This is an important point and could reduce the negative impact of the individual mandate being repealed to some degree...if it proves to be the case. It's possible that there's been a general education nationally over the past few years about how important having coverage on an ongoing basis is which will reduce the number of people who skip it due to there no longer being a mandate penalty. If so, great...but it's a hell of a bet.
Mr. Erstad asked if we could provide some demographic breakouts for age and metal tiers. Mr. Kelly said yes. Mr. Erstad said with the mandate likely to go away, it would be good to see those numbers now.
Dr. Livingston said looking at these numbers, it appears there is little churn of patients going off and on plans. Do we know what that number might be? And do we have any idea how many people had insurance last year through their employers and this year are purchasing insurance through the Exchange? Mr. Kelly said in terms of those that are auto renewed, we are in the high 80’s and last year we ended up with about 72 percent retention. In terms of those that are actively renewed and then actively reselect, we see that at about a quarter of our population that switch to another plan. Regarding the second question, we do not have the ability to track the impact of consumers moving between the Exchange and employer coverage.
Mr. Kelly said there has been some movement between carriers, but it is primarily in the space of the one carrier moving off the exchange and another moving out of specific geographic areas. BridgeSpan left the Exchange and has no enrollments for 2018, Blue Cross and Mountain Health Co-Op have increased, and SelectHealth is down slightly due to exiting some markets in southeast Idaho. We expect that to shift even more over the next few weeks, but feel it is more driven by the market decisions than any specific individual behavior.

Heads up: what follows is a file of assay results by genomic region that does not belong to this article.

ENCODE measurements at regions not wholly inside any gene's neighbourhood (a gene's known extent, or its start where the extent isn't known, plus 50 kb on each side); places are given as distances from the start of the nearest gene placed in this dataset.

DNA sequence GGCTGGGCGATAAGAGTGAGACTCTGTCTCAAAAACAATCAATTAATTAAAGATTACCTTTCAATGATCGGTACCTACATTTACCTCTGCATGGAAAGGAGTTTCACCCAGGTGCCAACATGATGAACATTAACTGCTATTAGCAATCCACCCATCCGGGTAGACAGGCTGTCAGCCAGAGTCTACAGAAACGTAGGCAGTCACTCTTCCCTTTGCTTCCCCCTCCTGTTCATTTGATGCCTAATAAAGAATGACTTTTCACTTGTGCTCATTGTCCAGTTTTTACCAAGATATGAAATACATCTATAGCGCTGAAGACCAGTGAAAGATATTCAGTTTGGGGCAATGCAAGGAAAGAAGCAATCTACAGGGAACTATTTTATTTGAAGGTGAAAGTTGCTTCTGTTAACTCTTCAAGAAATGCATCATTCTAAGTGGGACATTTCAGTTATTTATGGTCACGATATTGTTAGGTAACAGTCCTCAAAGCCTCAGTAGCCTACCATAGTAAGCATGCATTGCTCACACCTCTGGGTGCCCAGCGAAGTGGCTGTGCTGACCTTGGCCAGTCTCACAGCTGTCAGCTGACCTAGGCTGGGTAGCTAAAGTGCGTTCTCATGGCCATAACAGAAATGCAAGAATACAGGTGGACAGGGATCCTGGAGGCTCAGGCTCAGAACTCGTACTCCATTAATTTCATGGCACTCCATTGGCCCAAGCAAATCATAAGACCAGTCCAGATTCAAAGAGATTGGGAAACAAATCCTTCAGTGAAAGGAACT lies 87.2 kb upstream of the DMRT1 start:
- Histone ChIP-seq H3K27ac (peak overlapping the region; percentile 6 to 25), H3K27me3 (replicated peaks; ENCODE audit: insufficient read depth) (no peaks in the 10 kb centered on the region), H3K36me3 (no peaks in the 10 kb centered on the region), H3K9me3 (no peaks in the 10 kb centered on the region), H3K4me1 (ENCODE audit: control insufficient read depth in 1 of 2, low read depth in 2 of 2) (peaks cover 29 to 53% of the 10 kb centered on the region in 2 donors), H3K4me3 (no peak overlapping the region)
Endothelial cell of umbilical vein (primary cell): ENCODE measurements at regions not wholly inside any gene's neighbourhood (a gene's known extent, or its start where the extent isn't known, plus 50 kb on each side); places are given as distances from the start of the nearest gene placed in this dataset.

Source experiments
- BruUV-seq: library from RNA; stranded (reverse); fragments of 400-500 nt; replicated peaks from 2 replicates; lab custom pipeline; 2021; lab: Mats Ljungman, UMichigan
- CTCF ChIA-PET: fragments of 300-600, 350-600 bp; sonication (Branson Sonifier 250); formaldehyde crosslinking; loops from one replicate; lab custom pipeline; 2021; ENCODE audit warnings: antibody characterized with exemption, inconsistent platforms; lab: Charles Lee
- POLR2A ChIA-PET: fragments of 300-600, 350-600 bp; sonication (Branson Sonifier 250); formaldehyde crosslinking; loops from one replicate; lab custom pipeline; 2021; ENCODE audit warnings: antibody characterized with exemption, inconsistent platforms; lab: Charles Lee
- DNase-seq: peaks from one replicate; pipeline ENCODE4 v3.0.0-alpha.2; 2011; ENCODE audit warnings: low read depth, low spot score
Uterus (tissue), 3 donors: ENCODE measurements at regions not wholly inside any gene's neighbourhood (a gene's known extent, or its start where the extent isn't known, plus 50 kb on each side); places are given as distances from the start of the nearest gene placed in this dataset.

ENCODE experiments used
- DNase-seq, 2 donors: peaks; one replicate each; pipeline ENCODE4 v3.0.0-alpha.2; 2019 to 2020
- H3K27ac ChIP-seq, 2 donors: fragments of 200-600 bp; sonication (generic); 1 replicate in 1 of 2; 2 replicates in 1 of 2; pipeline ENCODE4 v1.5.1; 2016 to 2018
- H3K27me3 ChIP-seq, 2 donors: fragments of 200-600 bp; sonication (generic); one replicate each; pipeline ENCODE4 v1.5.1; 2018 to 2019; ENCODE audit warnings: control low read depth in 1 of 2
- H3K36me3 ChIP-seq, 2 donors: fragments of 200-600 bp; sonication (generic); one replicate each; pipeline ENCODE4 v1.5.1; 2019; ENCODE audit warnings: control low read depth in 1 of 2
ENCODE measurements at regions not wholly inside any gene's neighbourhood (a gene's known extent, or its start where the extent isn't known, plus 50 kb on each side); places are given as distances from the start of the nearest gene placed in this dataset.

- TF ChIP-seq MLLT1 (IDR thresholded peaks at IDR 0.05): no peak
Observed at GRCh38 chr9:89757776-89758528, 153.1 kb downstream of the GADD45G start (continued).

There's also an interesting section about the impact of the insane federal policy debate last year locally:
Mr. Kelly said it is clear the federal policy bouncing ball continues to be an area we need to focus on, and it does change hourly or daily. There are two current concerns. The first is the repeal of the individual mandate and the second is the Cost Share Reduction funding (CSR’s). It is worth noting, the repeal of the individual mandate may not have a significant impact on Idaho. Our estimates are around 5 to 7 percent of customers have a purchase decision that is heavily influenced by the mandate.
The Chair asked the carriers if their assessment of the repeal of the individual mandate is in line with our assessment.
Mr. Edgington said yes, and possibly lower. The penalty was low enough that people were more motivated by the carrot, or the value of the plans, than the stick, or the penalty. And the discussion of the mandate penalty being enforced for the past several months has cemented the notion that the mandate became less relevant.
Mr. Jeppesen concurred with Mr. Edgington. He thinks 5-7 percent is pretty high and that people are more motivated by the APTC and value of the plans.
The part about CSR reimbursements being reinstated is particularly interesting to me...I've written many times about how doing so now that the carriers have already gone the Silver Loading route would actually hurt more people than it helps...but it turns out there'd be other negative impacts as well: